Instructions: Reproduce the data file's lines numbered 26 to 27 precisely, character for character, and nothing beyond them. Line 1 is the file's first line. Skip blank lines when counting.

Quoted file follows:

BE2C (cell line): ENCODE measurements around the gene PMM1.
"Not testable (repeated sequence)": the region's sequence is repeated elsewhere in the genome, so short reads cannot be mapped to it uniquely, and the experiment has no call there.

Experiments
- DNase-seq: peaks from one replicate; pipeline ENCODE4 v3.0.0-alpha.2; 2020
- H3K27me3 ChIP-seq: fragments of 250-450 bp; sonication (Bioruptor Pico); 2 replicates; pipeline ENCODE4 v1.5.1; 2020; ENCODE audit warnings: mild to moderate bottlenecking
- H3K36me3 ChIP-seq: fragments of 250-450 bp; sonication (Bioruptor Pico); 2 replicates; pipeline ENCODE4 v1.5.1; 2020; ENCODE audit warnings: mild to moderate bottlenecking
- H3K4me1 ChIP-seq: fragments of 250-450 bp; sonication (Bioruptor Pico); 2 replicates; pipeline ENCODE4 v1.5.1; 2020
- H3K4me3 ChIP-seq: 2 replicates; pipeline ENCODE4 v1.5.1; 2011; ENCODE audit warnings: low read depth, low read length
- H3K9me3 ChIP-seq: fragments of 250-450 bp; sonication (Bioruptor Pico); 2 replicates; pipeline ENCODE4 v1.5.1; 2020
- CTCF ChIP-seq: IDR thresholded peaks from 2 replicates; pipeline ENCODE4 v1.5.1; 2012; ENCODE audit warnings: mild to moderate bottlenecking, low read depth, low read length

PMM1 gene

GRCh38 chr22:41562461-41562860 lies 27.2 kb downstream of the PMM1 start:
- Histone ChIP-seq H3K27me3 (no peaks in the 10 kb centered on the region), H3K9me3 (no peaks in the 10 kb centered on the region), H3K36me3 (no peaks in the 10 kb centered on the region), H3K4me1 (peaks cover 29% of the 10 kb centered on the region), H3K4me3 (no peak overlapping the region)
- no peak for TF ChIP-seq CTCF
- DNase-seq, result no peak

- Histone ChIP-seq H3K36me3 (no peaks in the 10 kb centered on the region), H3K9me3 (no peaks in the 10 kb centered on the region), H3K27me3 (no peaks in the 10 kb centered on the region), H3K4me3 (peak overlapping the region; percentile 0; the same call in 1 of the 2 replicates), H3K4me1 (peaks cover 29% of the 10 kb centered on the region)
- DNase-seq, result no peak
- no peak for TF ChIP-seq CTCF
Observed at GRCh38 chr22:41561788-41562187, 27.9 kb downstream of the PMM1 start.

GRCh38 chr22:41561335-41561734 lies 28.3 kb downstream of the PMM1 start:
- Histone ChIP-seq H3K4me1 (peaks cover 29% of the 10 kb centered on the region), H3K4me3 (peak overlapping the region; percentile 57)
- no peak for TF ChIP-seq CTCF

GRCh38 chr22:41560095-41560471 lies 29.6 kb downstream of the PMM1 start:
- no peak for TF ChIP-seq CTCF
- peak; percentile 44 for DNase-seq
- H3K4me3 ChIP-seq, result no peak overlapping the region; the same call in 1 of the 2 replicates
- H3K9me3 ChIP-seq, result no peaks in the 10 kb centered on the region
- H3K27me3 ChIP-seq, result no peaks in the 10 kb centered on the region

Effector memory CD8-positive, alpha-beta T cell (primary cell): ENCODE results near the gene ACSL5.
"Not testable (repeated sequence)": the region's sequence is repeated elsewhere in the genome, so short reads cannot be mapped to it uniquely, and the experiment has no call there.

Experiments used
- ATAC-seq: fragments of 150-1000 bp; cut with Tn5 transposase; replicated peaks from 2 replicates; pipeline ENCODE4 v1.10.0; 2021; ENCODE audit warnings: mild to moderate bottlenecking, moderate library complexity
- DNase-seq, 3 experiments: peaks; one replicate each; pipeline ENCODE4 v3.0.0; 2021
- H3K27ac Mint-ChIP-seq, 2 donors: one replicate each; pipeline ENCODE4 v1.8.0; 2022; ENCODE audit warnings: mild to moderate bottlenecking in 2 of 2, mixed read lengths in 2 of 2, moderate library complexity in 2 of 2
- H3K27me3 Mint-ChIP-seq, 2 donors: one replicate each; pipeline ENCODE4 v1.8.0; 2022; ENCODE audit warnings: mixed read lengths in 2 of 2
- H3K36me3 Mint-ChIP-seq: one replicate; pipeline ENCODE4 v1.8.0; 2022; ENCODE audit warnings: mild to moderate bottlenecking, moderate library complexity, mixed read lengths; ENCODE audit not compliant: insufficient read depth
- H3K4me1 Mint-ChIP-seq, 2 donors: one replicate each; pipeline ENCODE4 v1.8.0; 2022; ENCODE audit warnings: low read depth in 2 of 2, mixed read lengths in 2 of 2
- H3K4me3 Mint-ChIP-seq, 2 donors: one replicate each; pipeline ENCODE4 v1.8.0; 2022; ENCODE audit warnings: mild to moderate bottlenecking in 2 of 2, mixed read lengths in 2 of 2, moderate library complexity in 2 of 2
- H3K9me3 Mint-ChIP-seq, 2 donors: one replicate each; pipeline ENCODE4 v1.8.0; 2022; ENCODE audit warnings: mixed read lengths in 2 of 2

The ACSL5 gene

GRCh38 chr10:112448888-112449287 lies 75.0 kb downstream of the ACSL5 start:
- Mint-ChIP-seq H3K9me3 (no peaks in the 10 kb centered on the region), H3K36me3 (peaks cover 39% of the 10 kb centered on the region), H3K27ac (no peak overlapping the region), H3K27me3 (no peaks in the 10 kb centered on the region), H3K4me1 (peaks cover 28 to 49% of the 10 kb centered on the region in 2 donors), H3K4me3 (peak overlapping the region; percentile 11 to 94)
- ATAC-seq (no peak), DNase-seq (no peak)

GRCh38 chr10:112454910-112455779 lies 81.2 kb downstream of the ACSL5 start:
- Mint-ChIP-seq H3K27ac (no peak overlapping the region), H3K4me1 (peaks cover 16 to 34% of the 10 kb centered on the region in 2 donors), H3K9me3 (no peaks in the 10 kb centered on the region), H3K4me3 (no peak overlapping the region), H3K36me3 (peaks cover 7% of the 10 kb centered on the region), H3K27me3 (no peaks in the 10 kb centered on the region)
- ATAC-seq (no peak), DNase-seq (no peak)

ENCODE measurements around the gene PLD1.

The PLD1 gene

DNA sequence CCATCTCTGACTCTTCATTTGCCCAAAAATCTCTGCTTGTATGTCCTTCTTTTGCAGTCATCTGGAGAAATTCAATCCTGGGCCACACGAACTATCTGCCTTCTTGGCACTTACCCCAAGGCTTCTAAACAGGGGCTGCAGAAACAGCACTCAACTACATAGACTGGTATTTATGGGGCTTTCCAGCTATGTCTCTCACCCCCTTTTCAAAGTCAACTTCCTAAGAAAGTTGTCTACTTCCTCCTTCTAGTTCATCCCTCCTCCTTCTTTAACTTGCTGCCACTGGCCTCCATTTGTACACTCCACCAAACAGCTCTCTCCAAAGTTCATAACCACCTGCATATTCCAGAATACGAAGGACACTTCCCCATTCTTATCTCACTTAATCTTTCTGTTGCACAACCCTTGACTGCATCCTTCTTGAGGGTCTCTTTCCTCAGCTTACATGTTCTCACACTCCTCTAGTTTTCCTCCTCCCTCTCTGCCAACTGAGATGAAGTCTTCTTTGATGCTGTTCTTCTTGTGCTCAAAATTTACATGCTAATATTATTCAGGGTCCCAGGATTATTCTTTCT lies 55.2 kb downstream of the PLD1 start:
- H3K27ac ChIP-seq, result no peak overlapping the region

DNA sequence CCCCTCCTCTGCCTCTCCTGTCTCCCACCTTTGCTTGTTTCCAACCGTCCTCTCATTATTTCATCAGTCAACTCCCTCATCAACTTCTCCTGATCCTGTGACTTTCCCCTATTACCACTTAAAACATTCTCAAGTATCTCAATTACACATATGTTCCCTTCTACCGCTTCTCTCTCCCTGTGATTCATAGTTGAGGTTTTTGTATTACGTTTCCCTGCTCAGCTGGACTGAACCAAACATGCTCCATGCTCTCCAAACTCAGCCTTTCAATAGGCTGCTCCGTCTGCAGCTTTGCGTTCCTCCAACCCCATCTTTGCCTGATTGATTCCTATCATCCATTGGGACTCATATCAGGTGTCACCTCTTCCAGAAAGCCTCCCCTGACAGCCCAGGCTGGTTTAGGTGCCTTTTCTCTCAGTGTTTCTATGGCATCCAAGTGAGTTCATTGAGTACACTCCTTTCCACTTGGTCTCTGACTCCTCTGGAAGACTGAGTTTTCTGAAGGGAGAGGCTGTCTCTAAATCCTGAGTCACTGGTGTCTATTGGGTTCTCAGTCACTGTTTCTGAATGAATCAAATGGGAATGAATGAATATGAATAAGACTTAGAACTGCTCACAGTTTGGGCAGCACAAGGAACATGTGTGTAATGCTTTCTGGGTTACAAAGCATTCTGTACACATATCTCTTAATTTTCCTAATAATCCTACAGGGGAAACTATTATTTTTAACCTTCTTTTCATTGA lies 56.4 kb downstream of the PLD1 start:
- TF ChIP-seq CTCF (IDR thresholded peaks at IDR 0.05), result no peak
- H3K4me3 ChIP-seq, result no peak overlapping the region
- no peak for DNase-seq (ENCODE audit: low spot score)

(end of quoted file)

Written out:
- H3K4me3 ChIP-seq, result no peak overlapping the region; the same call in 1 of the 2 replicates
- H3K9me3 ChIP-seq, result no peaks in the 10 kb centered on the region